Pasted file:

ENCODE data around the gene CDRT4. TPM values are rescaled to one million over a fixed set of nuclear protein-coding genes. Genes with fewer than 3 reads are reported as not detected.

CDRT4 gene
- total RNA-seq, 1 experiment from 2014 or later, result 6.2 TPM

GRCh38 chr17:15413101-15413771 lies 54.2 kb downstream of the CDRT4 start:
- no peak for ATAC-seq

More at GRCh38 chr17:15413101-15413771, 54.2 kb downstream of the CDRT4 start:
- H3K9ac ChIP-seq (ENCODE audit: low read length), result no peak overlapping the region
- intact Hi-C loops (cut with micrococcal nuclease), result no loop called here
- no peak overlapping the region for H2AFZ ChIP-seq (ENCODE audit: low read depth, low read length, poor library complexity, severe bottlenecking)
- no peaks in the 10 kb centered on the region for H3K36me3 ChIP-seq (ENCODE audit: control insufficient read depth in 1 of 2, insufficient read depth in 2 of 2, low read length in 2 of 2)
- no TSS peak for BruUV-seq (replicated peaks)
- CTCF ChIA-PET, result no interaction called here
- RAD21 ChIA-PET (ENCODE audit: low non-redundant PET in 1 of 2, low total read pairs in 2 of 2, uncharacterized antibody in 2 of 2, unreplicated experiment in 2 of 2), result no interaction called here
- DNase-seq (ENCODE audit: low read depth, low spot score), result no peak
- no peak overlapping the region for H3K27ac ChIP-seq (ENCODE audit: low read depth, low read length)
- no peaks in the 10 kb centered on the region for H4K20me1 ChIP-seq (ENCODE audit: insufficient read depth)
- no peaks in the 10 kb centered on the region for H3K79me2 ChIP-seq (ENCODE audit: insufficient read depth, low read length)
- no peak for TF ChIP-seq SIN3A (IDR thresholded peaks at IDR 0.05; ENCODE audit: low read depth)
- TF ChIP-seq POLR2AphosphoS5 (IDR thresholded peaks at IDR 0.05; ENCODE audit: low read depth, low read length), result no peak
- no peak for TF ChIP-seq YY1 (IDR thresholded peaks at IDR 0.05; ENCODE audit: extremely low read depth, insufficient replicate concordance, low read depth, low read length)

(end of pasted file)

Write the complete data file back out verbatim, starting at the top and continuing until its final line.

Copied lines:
ENCODE data around the gene CDRT4. TPM values are rescaled to one million over a fixed set of nuclear protein-coding genes. Genes with fewer than 3 reads are reported as not detected.

CDRT4 gene
- total RNA-seq, 1 experiment from 2014 or later, result 6.2 TPM

GRCh38 chr17:15413101-15413771 lies 54.2 kb downstream of the CDRT4 start:
- no peak for ATAC-seq

More at GRCh38 chr17:15413101-15413771, 54.2 kb downstream of the CDRT4 start:
- H3K9ac ChIP-seq (ENCODE audit: low read length), result no peak overlapping the region
- intact Hi-C loops (cut with micrococcal nuclease), result no loop called here
- no peak overlapping the region for H2AFZ ChIP-seq (ENCODE audit: low read depth, low read length, poor library complexity, severe bottlenecking)
- no peaks in the 10 kb centered on the region for H3K36me3 ChIP-seq (ENCODE audit: control insufficient read depth in 1 of 2, insufficient read depth in 2 of 2, low read length in 2 of 2)
- no TSS peak for BruUV-seq (replicated peaks)
- CTCF ChIA-PET, result no interaction called here
- RAD21 ChIA-PET (ENCODE audit: low non-redundant PET in 1 of 2, low total read pairs in 2 of 2, uncharacterized antibody in 2 of 2, unreplicated experiment in 2 of 2), result no interaction called here
- DNase-seq (ENCODE audit: low read depth, low spot score), result no peak
- no peak overlapping the region for H3K27ac ChIP-seq (ENCODE audit: low read depth, low read length)
- no peaks in the 10 kb centered on the region for H4K20me1 ChIP-seq (ENCODE audit: insufficient read depth)
- no peaks in the 10 kb centered on the region for H3K79me2 ChIP-seq (ENCODE audit: insufficient read depth, low read length)
- no peak for TF ChIP-seq SIN3A (IDR thresholded peaks at IDR 0.05; ENCODE audit: low read depth)
- TF ChIP-seq POLR2AphosphoS5 (IDR thresholded peaks at IDR 0.05; ENCODE audit: low read depth, low read length), result no peak
- no peak for TF ChIP-seq YY1 (IDR thresholded peaks at IDR 0.05; ENCODE audit: extremely low read depth, insufficient replicate concordance, low read depth, low read length)